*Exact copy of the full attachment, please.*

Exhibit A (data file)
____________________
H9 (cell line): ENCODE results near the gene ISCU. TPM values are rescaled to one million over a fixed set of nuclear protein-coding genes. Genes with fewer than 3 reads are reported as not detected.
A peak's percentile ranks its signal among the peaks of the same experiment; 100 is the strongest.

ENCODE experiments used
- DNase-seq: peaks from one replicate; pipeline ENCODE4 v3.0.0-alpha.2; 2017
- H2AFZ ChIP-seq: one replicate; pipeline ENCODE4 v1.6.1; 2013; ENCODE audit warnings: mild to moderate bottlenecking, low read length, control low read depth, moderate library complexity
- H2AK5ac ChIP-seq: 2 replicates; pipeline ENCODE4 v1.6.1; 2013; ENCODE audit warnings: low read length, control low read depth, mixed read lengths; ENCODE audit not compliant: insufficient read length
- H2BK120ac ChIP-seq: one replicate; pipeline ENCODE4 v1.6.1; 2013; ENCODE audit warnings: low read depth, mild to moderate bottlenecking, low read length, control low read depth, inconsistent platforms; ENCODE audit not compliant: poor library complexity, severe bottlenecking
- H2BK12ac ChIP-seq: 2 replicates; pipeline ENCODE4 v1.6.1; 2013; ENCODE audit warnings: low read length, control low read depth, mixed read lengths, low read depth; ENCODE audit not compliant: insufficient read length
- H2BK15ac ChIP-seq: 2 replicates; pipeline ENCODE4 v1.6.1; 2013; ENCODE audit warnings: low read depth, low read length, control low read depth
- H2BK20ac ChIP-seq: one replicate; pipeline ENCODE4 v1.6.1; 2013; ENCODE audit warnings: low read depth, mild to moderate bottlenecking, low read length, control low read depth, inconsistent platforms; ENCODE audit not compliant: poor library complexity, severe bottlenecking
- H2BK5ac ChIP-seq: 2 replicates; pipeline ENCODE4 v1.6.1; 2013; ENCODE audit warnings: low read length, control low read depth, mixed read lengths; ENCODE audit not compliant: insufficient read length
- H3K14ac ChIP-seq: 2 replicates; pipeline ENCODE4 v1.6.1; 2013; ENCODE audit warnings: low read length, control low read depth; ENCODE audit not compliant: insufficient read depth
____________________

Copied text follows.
H9 (cell line): ENCODE results near the gene ISCU. TPM values are rescaled to one million over a fixed set of nuclear protein-coding genes. Genes with fewer than 3 reads are reported as not detected.
A peak's percentile ranks its signal among the peaks of the same experiment; 100 is the strongest.

ENCODE experiments used
- DNase-seq: peaks from one replicate; pipeline ENCODE4 v3.0.0-alpha.2; 2017
- H2AFZ ChIP-seq: one replicate; pipeline ENCODE4 v1.6.1; 2013; ENCODE audit warnings: mild to moderate bottlenecking, low read length, control low read depth, moderate library complexity
- H2AK5ac ChIP-seq: 2 replicates; pipeline ENCODE4 v1.6.1; 2013; ENCODE audit warnings: low read length, control low read depth, mixed read lengths; ENCODE audit not compliant: insufficient read length
- H2BK120ac ChIP-seq: one replicate; pipeline ENCODE4 v1.6.1; 2013; ENCODE audit warnings: low read depth, mild to moderate bottlenecking, low read length, control low read depth, inconsistent platforms; ENCODE audit not compliant: poor library complexity, severe bottlenecking
- H2BK12ac ChIP-seq: 2 replicates; pipeline ENCODE4 v1.6.1; 2013; ENCODE audit warnings: low read length, control low read depth, mixed read lengths, low read depth; ENCODE audit not compliant: insufficient read length
- H2BK15ac ChIP-seq: 2 replicates; pipeline ENCODE4 v1.6.1; 2013; ENCODE audit warnings: low read depth, low read length, control low read depth
- H2BK20ac ChIP-seq: one replicate; pipeline ENCODE4 v1.6.1; 2013; ENCODE audit warnings: low read depth, mild to moderate bottlenecking, low read length, control low read depth, inconsistent platforms; ENCODE audit not compliant: poor library complexity, severe bottlenecking
- H2BK5ac ChIP-seq: 2 replicates; pipeline ENCODE4 v1.6.1; 2013; ENCODE audit warnings: low read length, control low read depth, mixed read lengths; ENCODE audit not compliant: insufficient read length
- H3K14ac ChIP-seq: 2 replicates; pipeline ENCODE4 v1.6.1; 2013; ENCODE audit warnings: low read length, control low read depth; ENCODE audit not compliant: insufficient read depth